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Netherlands to get a taste of Konkani jazz
Just one week from now, a 30-strong delegation of Goan musicians will strut their stuff at the prestigious Amersfoort Jazz festival near Amsterdam. Konkani music, usually limited to the coastal corridors of Goa, north Karnataka and Mangalore, will now enter Dutch territory and hopefully enthrall the over 1.5 lakh people who converge in the city for one of the Netherlands' biggest outdoor festivals spread over three days.
On the afternoon of May 14, Mumbai's reputed Monsorate Brothers, originally from Goa, will unite on Amersfoort's main stage to showcase Goan music and culture. Individually, they play with some of Bollywood's biggest names. Ronnie, 56, programmes for Himesh Reshammiya, Joseph and Blasco work with Leslie Lewis and Adnan Sami. Bosco, along with his brothers, played in the first Jazz Yatra in 1978, while Rex is one of India's finest jazz drummers and the only Monsorate not usually associated with the film industry.
At any rate, jazz is not alien to Goa. For years, Goan jazz musicians have continued to make a mark on the hotel and yatra circuits in Mumbai, Delhi and Calcutta. Braz Gonsalves, who formed the Louiz Banks Brotherhood in Calcutta, is widely regarded as the greatest saxophonist India has ever produced. Joe Pereira, known as Jazzy Joe on the jazz circuit, was not far behind. Anibal Castro on trombone and Chic Chocolate on saxophone formed the core of the Mumbai jazz scene in the '70s, as did drummer par excellence Leslie Godinho, and much later, his son Lester.
The music the Monsorates will perform at Amersfoort is "jazz-cum-Konkani, some folk songs and some of the modern era", according to Ronnie Monsorate. Since they play on all three days, they're planning "two-three different styles of music" but stressing that they'll be "projecting Konkani". Accompanying the Monsorates will be other young Goan singers Sidhanath Buyao, Olavo Rodrigues and Veeam Braganza, generally seen as the future of Konkani music. Apart from the musicians, Goan architects and jazz lovers will also be present in Amersfoort to study the city, which has a lot in common with Panaji, the capital of Goa.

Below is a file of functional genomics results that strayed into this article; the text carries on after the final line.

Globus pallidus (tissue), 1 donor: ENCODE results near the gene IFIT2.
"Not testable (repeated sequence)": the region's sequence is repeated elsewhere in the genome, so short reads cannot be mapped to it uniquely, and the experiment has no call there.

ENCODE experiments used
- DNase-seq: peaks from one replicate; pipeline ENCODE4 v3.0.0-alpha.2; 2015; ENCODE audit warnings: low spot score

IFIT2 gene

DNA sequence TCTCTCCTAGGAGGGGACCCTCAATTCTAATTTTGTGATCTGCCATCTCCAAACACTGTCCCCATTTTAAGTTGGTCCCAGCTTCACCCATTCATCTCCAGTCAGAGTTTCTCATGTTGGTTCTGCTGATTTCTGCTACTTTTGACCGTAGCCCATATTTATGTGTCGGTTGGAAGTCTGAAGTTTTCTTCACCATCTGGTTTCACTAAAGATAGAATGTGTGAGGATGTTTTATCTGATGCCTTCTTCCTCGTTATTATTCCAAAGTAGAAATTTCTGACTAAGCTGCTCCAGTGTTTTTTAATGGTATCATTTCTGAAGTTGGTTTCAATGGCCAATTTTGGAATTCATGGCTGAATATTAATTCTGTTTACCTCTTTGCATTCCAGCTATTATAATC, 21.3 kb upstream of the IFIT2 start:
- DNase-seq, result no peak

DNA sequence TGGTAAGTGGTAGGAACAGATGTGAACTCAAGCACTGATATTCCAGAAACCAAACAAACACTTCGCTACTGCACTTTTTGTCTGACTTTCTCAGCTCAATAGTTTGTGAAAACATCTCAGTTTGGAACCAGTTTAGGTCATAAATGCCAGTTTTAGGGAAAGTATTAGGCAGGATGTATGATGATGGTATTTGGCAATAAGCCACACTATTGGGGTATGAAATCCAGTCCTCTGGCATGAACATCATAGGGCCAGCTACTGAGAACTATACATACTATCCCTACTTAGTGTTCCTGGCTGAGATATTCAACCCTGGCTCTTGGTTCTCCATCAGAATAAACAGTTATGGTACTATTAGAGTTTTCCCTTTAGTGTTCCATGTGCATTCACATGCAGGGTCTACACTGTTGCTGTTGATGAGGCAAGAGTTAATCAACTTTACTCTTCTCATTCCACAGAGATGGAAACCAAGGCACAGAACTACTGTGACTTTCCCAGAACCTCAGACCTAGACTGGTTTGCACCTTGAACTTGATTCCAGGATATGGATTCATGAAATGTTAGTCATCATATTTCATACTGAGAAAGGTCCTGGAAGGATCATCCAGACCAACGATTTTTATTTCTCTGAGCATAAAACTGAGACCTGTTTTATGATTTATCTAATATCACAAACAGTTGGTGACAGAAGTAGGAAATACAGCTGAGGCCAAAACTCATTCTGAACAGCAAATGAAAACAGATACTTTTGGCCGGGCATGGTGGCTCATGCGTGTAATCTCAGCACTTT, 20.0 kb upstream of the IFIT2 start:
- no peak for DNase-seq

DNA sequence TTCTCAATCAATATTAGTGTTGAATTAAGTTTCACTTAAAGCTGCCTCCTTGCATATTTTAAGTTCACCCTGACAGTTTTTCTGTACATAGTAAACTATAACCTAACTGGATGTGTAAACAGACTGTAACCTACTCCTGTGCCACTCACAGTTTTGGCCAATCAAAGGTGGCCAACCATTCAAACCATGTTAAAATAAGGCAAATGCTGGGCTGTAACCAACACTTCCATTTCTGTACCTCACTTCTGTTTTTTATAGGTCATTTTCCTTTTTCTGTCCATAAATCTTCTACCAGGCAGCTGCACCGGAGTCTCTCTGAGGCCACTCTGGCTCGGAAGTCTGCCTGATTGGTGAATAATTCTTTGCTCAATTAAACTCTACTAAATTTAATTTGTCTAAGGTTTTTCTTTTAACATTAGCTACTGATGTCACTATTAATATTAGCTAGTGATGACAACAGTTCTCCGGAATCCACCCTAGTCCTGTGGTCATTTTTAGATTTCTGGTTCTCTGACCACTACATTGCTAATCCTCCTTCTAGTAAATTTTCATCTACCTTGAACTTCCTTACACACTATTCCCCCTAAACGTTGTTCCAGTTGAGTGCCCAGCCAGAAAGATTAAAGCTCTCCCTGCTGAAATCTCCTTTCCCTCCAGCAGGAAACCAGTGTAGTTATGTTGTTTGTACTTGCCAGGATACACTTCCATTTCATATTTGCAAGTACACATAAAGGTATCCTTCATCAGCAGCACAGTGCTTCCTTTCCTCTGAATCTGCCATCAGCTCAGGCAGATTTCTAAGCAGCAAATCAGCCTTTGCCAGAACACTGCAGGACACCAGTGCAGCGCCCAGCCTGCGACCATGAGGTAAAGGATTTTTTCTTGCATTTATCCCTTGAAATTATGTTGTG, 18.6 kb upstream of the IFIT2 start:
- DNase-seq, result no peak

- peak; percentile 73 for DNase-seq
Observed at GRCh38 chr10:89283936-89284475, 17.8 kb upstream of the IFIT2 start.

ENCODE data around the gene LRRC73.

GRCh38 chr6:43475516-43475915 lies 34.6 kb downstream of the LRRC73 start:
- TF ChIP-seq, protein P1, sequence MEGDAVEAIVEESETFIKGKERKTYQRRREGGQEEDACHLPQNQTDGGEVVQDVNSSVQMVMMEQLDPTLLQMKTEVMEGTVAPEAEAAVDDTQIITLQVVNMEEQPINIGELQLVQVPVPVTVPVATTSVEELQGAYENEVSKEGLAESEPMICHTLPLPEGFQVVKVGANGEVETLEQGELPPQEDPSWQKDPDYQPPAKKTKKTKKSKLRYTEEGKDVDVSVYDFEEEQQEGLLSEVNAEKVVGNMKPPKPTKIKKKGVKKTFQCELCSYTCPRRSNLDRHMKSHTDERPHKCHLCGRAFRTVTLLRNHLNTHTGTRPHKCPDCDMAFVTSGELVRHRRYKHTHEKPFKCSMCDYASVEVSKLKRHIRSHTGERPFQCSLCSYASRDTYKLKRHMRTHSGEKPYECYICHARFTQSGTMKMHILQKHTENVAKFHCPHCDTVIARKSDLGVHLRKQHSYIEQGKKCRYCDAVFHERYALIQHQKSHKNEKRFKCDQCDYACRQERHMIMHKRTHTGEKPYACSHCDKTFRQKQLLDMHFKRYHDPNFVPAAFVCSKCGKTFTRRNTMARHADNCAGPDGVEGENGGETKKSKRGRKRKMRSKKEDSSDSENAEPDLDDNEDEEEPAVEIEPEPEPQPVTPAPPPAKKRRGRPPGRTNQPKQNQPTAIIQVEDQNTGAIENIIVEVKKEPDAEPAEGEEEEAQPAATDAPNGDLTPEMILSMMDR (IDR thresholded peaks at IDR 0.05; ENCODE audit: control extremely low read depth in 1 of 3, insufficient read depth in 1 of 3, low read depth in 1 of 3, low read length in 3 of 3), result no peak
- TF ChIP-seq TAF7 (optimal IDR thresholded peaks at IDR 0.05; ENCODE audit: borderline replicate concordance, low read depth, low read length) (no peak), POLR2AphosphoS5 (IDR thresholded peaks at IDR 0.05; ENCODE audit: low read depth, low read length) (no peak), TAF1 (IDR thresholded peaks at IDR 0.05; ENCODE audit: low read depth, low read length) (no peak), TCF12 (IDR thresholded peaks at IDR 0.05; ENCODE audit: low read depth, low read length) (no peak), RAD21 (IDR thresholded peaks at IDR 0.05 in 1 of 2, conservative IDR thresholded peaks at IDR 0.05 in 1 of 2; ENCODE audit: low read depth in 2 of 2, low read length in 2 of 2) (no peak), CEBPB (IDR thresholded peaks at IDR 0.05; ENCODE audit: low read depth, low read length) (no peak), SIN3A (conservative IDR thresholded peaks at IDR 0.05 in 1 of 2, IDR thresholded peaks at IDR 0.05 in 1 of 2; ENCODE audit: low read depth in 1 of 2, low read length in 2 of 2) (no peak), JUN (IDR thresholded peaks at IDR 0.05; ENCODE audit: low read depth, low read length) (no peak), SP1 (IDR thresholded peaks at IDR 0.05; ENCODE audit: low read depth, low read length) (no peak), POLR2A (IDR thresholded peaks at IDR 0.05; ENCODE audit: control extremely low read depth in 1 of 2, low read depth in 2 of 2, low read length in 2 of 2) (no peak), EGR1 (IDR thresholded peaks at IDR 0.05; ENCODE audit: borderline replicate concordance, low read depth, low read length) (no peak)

Armando Gonsalves, who's organizing the Goan presence at the festival, says this is an opportunity to showcase Goan music to the world. "If we can enjoy Spanish music, there's no reason why we can't enjoy Konkani," he says. This project is part of his 'Konkani Rocks' campaign, which took root after he noticed that many Goan youngsters were reluctant and ashamed to speak their mother tongue. "The people of Goa were more inclined to English music thus treating Konkani in a step-motherly fashion," he says. "We are proud of our language and this is one way of showing it."
The Goa-Netherlands connect goes far beyond a bunch of Goan musicians on an Amersfoort stage. Earlier this year, a delegation of Dutch musicians, including some of their best jazz names, performed a series of concerts in Goa, as well as held seminars on heritage and environment. Earlier, in December 2009, Saskia Laroo, Holland's best female trumpeter, played Konkani folk songs at an epic concert in Goa Velha. Down in Amersfoort, the Goan delegation hopes to replicate that by getting the huge audience to sing "at least a few lines" in Konkani.
Amersfoort has more than its fair share in common with Panaji. Both are tourist centres, quaint towns with heritage houses, mid-city waterways, scenery, a rich history and famously friendly people. "We have an environmental conference planned in Amersfoort so we can study waterways there;this is a bid to improve the water canals in Panjim," says Gonsalves, who is CEO of Heritage Jazz, an official partner of the Amersfoort Jazz festival. "Amersfoort's canal systems are about the best in the world."
Plans are also under way to designate Amersfoort and Panaji as twin jazz cities, the first concept of its kind in the world. If that happens (a treaty is expected to be signed during the festival), many possibilities in the fields of art, culture and music will be opened.
Heritage Jazz is also working to import foreign musicians in large numbers to participate in jazz projects such as the recreation of the 140-member orchestra led by Anthony Gonsalves four decades ago. "We intend to try and recreate those days of pride and honour," says Gonsalves, "and for that to happen, we will have to work with musicians from Goa as well as from abroad."
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